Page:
FIG. 3 is a circuit diagram of a pixel arrangement according to the invention. Here the control terminals 11 of the switching elements 9 of one horizontal row are alternately connected to the adjoining control lines 6, such that the first switching element S11 of the first row n is connected to the control line 6 n, the second switching element S12 of the first row n to the control line 6 n+1, the switching element S13 of the first row to the control line 6 n, etc.

In the next row n+1, the first switching element S21 of the row n+1 is connected to the control line 6 n+1, the switching element S22 of the row n+1 to the control line 6 n+2, and the next switching element S23 of the row n+1 to the control line 6 n+1, etc.

FIGS. 4 and 5 show how the polarity of the pixels changes, although only a single row inversion is used. The change in polarity of the row voltages supplied to the control lines forms a row similar to a zigzag line or a sawtooth shape. As a result, the rows are optically interlocked such that mutually adjoining pixels in a horizontal row always have different polarities. FIG. 4 shows the control with a first polarity. FIG. 5 shows the subsequent, opposed polarity of the rows.

FIG. 6 shows a circuit for controlling a display device as shown in FIG. 3. Data from a memory (not shown) are supplied to the columns Col1 to ColN here. Each second column is directly switched through to the pixels. A delay unit V is connected upstream of the odd columns Col1, Col3, Col5, etc. in this example, which unit is formed by a D-flip-flop here. A clock signal CLOCK is supplied to the delay unit V at their clock inputs C. The digital values representing the column voltages are supplied to the data inputs D of the delay units V. The outputs Q of the delay units V are connected to the respective data lines of the columns Col1, Col3, Col5, etc. of the display device. For the first row, which is only partly connected to the first control line, it is only the directly connected digital values for the column voltages that are supplied to the activated pixels of the first row. The digital values of the column voltages for the odd columns Col1, Col3, Col5, etc. are put into temporary storage in the delay units V. The values stored in the delay units V are supplied to the odd columns upon the next clock signal. This delay of the column voltage renders it possible to control the display device according to the invention as shown in FIG. 3 by a normal or conventional control method.

FIG. 7 shows an alternative embodiment of the display device according to the invention, in which adjoining pixels S11, S21, S31 of a column are alternately connected to the two adjoining data lines 7 m, 7 m+1. The first switching element S11 is connected to the data line 7 m+1, the second switching element S21 to the data line 7 m, and the third switching element S31 to the data line 7 m+1. The same holds for the pixels of the next columns. Such a display can be controlled by a method of controlling display devices in which the row voltages for the rows without delay units are supplied to the pixels connected to the control line and the pixels are activated with the clock signal, and in which the row voltage values stored in the delay units are supplied to the connected pixels, and the row voltages applied to the control lines for the rows with the delay units are read into the delay units upon the clock signal and are stored there until the next clock signal. The control method described here is not applicable for a TFT display. The control terminals of the row are connected to the respective gates of the thin-film transistors, which means that the same waveform is applied to all gate terminals in the respective row. A pixel inversion, however, can only be achieved if mutually adjoining pixels in one row receive different waveforms at their gates, which is not possible with this embodiment and the control method herein.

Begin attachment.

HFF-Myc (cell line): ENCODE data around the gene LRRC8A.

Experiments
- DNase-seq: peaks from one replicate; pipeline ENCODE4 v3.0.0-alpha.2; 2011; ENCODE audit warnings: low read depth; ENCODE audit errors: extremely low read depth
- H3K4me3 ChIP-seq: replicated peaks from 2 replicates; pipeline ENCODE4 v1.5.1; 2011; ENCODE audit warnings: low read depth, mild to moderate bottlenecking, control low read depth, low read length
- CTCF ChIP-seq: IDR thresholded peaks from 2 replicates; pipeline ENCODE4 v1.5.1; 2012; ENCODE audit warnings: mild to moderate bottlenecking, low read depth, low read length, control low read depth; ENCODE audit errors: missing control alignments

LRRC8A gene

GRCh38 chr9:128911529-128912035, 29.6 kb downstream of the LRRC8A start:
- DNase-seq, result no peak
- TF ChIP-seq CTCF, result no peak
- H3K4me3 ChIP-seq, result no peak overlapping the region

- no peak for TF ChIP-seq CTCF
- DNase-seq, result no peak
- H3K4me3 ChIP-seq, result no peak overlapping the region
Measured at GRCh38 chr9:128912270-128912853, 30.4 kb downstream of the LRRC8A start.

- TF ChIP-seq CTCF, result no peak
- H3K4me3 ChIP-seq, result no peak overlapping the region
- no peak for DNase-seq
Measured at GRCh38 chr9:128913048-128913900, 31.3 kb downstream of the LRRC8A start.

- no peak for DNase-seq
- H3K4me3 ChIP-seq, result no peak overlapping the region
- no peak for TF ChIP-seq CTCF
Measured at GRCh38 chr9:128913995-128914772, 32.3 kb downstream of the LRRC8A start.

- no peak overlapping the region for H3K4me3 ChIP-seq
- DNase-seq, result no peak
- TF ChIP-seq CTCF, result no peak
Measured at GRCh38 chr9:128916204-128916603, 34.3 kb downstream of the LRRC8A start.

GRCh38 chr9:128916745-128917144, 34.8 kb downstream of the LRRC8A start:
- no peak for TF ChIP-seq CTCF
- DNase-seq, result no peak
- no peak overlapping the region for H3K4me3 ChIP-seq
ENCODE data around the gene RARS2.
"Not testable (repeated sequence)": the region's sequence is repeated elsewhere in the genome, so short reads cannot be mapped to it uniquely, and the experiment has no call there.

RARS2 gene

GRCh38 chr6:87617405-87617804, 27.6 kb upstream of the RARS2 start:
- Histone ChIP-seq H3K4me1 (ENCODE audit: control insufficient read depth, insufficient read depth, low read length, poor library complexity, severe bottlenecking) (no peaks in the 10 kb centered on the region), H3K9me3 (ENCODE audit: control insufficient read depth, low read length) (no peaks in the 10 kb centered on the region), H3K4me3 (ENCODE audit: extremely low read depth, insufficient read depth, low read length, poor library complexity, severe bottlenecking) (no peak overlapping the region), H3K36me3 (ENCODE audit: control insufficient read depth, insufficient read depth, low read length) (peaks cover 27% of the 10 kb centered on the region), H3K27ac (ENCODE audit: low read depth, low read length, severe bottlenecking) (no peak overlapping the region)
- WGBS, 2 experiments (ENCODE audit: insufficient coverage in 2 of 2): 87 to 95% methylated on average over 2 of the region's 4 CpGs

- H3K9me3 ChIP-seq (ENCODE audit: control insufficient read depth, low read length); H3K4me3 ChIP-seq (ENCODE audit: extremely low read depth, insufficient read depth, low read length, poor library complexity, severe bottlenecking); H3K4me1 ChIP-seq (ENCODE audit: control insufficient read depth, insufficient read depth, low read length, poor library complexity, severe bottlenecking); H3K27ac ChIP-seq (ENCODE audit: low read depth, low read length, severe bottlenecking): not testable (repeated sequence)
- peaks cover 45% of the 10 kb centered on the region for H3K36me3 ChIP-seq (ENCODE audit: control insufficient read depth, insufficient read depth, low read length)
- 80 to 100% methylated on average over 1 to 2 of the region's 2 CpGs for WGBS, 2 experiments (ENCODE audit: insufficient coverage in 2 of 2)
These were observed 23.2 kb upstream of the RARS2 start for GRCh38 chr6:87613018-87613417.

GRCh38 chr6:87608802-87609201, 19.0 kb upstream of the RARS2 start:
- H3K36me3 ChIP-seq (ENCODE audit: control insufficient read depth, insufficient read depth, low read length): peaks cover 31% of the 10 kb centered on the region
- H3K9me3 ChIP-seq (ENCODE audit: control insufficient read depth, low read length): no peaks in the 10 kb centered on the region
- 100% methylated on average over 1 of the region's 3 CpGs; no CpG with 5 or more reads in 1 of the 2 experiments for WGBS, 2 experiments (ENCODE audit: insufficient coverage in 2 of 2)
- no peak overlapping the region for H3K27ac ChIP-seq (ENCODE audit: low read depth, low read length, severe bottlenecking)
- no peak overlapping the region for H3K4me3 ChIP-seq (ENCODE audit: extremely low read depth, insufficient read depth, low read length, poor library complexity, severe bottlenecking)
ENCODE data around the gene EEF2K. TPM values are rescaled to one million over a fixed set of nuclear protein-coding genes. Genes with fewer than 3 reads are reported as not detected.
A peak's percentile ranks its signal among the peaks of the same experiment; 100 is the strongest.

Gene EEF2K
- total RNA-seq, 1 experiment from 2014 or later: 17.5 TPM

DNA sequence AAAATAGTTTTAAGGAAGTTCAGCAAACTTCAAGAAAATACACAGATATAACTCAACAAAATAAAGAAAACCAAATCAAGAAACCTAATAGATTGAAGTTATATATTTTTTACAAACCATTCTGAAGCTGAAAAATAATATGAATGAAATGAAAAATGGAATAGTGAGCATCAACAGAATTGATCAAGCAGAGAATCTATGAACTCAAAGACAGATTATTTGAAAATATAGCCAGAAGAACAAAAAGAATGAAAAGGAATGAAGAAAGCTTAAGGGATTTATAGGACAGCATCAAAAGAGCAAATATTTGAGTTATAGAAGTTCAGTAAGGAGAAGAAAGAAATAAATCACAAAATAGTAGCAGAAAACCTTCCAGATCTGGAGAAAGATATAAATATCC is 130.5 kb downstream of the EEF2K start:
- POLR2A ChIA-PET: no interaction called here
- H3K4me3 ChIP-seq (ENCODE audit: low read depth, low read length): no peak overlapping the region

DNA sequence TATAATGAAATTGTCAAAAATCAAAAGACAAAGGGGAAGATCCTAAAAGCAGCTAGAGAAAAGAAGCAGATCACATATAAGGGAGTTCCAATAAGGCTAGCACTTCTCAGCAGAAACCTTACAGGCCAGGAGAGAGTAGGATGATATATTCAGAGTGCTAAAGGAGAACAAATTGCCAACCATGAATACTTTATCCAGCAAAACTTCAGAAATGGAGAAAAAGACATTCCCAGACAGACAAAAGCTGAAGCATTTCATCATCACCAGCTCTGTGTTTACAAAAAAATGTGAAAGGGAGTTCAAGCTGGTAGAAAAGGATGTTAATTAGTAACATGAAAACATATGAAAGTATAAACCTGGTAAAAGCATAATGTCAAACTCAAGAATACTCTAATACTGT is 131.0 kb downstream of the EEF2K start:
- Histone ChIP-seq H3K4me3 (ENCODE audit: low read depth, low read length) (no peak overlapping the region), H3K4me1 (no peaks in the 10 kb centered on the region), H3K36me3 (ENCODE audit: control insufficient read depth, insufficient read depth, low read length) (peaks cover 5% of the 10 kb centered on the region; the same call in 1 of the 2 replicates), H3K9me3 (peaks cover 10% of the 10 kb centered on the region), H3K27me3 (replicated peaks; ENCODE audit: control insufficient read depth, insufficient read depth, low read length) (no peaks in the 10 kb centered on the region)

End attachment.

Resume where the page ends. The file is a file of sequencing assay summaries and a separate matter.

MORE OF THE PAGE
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Reference
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Referenced by
Citing PatentFiling datePublication dateApplicantTitle
US20070097056 *Sep 13, 2006May 3, 2007Novatek Microelectronics Corp.Driving method and data driving circuit of a display
Classifications
U.S. Classification345/100
International ClassificationG09G3/36
Cooperative ClassificationG09G3/3614
European ClassificationG09G3/36C2